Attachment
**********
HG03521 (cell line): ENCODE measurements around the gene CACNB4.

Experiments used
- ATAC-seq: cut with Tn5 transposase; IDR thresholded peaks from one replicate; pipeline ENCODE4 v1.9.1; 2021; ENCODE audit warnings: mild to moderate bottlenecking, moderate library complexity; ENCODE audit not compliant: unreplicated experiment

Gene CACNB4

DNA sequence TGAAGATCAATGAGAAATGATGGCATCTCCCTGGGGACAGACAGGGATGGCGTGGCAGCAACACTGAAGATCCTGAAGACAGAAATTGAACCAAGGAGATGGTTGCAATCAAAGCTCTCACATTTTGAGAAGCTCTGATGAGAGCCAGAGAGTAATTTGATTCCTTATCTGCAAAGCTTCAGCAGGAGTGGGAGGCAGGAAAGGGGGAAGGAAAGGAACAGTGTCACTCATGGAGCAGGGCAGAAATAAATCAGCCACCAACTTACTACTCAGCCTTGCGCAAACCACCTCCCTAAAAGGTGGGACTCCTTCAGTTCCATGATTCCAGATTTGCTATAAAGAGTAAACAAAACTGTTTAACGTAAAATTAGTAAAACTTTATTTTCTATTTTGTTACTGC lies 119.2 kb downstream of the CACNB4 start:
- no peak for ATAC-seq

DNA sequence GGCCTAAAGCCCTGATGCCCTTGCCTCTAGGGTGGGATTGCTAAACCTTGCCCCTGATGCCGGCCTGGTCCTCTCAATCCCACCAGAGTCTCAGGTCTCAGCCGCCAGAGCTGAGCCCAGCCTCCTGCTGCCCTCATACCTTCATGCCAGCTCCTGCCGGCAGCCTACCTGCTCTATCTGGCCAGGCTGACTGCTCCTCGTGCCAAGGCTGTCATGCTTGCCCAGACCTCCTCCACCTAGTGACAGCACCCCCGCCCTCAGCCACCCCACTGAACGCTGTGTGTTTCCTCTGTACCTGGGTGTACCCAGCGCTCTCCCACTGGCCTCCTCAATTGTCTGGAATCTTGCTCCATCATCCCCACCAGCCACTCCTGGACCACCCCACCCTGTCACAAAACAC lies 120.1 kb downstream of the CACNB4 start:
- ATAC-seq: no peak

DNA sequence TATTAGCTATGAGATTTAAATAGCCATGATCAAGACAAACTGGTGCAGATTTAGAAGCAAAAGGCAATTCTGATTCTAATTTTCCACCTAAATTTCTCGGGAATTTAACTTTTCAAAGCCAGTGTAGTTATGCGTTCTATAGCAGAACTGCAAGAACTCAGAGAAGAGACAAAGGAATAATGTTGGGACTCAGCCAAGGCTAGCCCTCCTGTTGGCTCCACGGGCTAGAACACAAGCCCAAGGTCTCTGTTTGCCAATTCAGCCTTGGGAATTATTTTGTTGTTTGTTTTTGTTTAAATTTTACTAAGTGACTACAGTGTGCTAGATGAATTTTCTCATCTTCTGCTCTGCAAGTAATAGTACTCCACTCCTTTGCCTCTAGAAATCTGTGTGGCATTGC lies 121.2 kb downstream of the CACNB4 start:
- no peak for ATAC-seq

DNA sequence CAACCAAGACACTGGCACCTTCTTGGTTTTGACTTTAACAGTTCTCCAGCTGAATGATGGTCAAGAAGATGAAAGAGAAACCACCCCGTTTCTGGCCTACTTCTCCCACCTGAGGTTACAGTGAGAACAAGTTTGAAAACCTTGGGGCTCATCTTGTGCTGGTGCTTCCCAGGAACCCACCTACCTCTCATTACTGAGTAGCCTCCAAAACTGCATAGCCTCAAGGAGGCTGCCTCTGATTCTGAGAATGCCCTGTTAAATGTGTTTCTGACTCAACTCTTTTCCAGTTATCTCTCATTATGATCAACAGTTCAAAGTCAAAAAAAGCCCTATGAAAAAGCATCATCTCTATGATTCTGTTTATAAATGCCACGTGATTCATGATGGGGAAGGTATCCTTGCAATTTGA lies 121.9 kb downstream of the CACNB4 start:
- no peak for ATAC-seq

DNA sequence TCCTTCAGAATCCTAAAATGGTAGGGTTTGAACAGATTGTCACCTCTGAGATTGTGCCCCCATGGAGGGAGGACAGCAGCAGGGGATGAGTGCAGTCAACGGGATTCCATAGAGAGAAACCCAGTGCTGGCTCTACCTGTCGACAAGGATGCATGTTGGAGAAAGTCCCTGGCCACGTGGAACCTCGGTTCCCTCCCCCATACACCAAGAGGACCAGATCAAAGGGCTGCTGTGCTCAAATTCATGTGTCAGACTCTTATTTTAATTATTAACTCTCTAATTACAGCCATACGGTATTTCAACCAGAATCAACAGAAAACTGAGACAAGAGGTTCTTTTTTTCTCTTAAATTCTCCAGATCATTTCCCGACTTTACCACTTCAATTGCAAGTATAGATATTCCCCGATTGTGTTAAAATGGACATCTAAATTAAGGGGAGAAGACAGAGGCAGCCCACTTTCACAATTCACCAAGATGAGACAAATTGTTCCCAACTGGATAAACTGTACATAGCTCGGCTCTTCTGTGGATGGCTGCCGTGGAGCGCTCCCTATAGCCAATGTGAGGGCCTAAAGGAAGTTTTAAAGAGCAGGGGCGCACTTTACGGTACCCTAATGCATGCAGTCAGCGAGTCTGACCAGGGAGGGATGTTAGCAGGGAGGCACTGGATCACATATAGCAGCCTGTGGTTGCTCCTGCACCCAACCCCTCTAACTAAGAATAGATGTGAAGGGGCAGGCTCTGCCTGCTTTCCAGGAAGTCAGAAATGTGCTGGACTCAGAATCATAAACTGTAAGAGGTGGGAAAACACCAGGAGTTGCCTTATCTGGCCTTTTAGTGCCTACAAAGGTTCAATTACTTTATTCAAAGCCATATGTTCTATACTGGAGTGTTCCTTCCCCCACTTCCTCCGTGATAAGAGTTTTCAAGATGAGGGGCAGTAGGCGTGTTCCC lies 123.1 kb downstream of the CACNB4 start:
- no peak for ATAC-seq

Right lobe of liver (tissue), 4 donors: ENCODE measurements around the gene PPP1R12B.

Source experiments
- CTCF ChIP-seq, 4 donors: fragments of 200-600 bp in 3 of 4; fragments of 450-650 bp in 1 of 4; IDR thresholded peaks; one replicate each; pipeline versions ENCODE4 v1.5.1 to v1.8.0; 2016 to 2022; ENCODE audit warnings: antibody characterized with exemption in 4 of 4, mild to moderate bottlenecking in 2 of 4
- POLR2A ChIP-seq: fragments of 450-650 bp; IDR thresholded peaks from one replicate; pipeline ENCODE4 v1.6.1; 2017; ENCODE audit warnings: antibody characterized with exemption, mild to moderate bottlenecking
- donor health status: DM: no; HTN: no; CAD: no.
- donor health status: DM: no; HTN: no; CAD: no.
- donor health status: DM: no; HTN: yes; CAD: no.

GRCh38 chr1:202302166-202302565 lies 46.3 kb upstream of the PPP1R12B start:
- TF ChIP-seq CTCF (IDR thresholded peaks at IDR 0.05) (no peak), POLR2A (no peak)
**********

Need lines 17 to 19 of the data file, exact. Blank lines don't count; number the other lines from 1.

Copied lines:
- CTCF ChIP-seq, 4 donors: fragments of 200-600 bp in 3 of 4; fragments of 450-650 bp in 1 of 4; IDR thresholded peaks; one replicate each; pipeline versions ENCODE4 v1.5.1 to v1.8.0; 2016 to 2022; ENCODE audit warnings: antibody characterized with exemption in 4 of 4, mild to moderate bottlenecking in 2 of 4
- POLR2A ChIP-seq: fragments of 450-650 bp; IDR thresholded peaks from one replicate; pipeline ENCODE4 v1.6.1; 2017; ENCODE audit warnings: antibody characterized with exemption, mild to moderate bottlenecking
- donor health status: DM: no; HTN: no; CAD: no.